Additionally, rotating secrets can help to mitigate the risk of exposure due to misconfiguration or human error, such as leaving a secret in a public repository or in a codebase that is accessible to unauthorized parties. By rotating secrets, you limit the exposure of any given secret, reducing the potential impact of a security breach.


Pagination is a technique used to divide a large dataset into smaller, manageable chunks, or "pages". It is important to use it because it allows to efficiently retrieve and process large amounts of data without overwhelming the API server or the client's own processing capabilities.

APIs often deal with large amounts of data, such as lists of products, images, or other information. Retrieving all of this data at once can cause performance issues for both the API server and the client, as it can result in slow response times, increased network traffic, and increased memory usage. In some occasions it can also trigger server side failures due to memory exhaustion.

Pagination solves this problem by allowing the API to return only a portion of the data at a time. The client can then request additional pages of data as needed. This reduces the amount of data that needs to be transmitted and processed at any given time, improving performance and reducing the risk of errors or failures. It allows the client to retrieve only the data it needs and to process the data in a way that is most efficient for their use case.

Pagination is prerequisite in product listing, otherwise the responses might miss products or return errors.

Example paginated request to POST /products:

1 2 3 4 5 { "market": 1, "limit": 50, "skipFirst": 250 }

Keep limits low#

It is recommended to use low limits when paginating for several reasons:

  • Performance: it reduces the amount of data that needs to be transmitted and processed at any given time, improving the performance of the API server and client.
  • Scalability: it allows the API to scale to handle larger amounts of data and clients without sacrificing performance or efficiency.
  • User experience: Low limits allow the client to retrieve data in small, manageable chunks, improving the user experience and reducing the risk of errors or timeouts.
  • Error handling: In the event of an error or timeout, low limits allow the client to easily resume data retrieval from the last successful page, reducing the need for manual error handling.

You should always specify a reasonable page limit (<u>surely not</u> 99999). We might enforce the maximum number of elements per page in the future.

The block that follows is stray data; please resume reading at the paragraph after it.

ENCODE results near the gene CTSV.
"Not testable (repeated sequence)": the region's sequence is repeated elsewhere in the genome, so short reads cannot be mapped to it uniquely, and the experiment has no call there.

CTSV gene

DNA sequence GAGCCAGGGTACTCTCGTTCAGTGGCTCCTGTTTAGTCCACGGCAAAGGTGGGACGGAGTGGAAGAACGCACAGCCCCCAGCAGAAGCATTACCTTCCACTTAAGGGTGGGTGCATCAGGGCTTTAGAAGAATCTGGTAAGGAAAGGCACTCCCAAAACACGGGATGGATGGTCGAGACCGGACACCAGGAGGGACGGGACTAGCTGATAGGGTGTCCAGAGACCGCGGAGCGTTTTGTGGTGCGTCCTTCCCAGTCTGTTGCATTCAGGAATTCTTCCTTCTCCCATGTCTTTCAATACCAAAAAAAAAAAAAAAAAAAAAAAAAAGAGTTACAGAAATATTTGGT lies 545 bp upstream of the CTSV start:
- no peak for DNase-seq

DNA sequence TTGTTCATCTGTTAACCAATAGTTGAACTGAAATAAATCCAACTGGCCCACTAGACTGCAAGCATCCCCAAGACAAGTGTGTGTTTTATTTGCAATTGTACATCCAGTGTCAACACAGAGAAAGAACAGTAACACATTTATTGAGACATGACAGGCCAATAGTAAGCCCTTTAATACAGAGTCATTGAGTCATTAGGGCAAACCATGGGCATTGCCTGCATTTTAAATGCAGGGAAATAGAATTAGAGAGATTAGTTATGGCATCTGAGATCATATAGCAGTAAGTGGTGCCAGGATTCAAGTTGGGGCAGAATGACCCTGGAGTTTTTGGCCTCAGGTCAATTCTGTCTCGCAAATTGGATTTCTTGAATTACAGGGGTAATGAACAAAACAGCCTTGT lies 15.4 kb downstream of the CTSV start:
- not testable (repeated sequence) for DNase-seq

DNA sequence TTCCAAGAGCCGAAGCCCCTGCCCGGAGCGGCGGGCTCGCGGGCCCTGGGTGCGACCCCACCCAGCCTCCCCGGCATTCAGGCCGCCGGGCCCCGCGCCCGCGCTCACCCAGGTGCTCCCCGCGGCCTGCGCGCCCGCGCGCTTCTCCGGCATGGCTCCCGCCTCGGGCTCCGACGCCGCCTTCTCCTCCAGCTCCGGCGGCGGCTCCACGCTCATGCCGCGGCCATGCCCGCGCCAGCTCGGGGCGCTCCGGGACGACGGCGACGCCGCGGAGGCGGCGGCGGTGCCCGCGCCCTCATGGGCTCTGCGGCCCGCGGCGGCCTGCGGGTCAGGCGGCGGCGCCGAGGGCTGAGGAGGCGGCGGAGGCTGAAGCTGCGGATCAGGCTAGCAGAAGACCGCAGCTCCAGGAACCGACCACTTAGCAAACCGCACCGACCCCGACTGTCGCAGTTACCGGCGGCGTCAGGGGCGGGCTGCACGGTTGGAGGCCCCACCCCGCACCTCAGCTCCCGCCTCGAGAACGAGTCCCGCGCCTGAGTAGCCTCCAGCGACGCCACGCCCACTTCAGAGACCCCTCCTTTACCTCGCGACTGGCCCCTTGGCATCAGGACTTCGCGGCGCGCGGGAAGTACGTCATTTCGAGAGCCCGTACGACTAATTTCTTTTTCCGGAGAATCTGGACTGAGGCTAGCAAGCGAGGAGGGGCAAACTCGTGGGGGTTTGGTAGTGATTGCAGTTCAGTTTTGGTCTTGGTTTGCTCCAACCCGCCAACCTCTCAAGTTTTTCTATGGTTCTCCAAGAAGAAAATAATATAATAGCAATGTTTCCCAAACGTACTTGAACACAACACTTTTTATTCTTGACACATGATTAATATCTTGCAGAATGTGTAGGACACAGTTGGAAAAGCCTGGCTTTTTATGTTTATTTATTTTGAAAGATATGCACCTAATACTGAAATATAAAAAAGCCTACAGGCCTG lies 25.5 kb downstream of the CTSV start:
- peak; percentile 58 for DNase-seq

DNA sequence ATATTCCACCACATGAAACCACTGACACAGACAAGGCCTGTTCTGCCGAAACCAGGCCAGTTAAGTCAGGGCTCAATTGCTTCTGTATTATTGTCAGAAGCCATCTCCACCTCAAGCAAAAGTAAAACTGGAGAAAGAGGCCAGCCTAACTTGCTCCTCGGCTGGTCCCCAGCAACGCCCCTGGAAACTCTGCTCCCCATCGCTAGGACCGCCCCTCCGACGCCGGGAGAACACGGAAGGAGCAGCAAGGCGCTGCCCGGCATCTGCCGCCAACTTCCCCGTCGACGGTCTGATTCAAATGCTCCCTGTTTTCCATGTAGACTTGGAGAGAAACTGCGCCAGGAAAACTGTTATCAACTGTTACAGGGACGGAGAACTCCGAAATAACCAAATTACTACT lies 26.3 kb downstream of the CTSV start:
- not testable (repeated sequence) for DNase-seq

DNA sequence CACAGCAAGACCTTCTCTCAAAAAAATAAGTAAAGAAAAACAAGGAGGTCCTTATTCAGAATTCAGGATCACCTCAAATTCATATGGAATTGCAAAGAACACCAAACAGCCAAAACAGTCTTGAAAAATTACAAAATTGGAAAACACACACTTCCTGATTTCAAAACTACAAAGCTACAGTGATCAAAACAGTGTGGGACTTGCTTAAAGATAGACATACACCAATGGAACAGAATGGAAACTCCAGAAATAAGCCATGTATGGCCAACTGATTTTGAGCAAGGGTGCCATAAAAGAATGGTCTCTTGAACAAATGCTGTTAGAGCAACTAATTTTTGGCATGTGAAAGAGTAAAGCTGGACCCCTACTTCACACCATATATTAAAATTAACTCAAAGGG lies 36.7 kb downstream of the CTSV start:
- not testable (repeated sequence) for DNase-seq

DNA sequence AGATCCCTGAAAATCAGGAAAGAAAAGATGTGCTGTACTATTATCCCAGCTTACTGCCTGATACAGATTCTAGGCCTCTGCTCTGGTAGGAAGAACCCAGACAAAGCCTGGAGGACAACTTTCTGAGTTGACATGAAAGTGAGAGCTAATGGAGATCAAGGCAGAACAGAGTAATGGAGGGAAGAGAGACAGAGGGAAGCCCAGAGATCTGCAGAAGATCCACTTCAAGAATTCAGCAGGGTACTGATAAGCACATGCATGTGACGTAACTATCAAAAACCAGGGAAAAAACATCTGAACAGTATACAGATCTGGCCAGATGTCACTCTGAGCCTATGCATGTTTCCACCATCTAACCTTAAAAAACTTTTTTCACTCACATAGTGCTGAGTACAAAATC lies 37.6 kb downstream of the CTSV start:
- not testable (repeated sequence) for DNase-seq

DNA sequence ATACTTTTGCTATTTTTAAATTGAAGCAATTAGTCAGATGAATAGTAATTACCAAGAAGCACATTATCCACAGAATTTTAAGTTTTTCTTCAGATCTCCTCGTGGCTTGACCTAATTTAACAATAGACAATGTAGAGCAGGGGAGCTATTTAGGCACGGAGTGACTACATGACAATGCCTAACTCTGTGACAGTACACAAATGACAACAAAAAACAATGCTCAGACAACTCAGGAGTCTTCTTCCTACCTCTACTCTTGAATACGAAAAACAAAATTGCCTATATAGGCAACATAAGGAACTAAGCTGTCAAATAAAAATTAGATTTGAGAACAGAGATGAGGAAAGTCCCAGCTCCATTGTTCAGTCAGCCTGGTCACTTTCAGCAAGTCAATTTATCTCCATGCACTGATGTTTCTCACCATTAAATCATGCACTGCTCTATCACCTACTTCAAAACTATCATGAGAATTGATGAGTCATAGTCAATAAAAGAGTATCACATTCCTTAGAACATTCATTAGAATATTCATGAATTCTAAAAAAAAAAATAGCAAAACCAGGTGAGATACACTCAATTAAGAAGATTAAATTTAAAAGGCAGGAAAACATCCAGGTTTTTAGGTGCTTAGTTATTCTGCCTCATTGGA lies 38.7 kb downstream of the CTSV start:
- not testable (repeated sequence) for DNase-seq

Keep response size small#

There is no strict limit to the maximum size of a REST API response, but it is generally recommended to keep response sizes small to improve performance and avoid timeouts.

Preventing updates during payment processing#

This guide aims to explain the proper use of the POST /payment-result endpoint in the Checkout API or Shop API, which is called after payment has been submitted by the customer in the checkout. It also aims to ensure understanding of potential risks posed by improper implementation and minimizing their impact.

POST /payment-result#

This endpoint is called from frontend side on the success page as a result of a redirect from the Payment Service Provider after the customer has submitted a payment successfully. Using this endpoint correctly is crucial as it triggers the successful completion of the payment process and order placement in Centra.

Preventing updates during processing result of the payment#

It's important to note that following the completion of the payment process, all kinds of updates to the selection must be prevented due to their potential to introduce inconsistencies between the state of the selection in Centra and state of the order on PSP side. The time slot during which updates should be prevented is marked red on the below diagram.


For instance, a situation may arise where a customer leaves the payment success page before the response from POST /payment-result request is processed, triggering one of the example scenarios:

  • update of the selection's country to a different one than the one used in the checkout
  • update of the selection's currency to a different one than the one used in the checkout
  • update of the selection's shipping method to a default one which was different than the one used in the checkout

These updates are often not a customer's intention but a default behaviour of a website e.g. redirect to a default market which is different from the one that customer proceeded to the checkout with. In such case, Centra will accept an update as the selection is still open.

These kinds of updates can cause a discrepancy between state of the order on the PSP side and the state of the order in Centra. As a result, order would be placed in Centra with a currency or amount mismatch, customer could be charged without an order placed in Centra due to an error.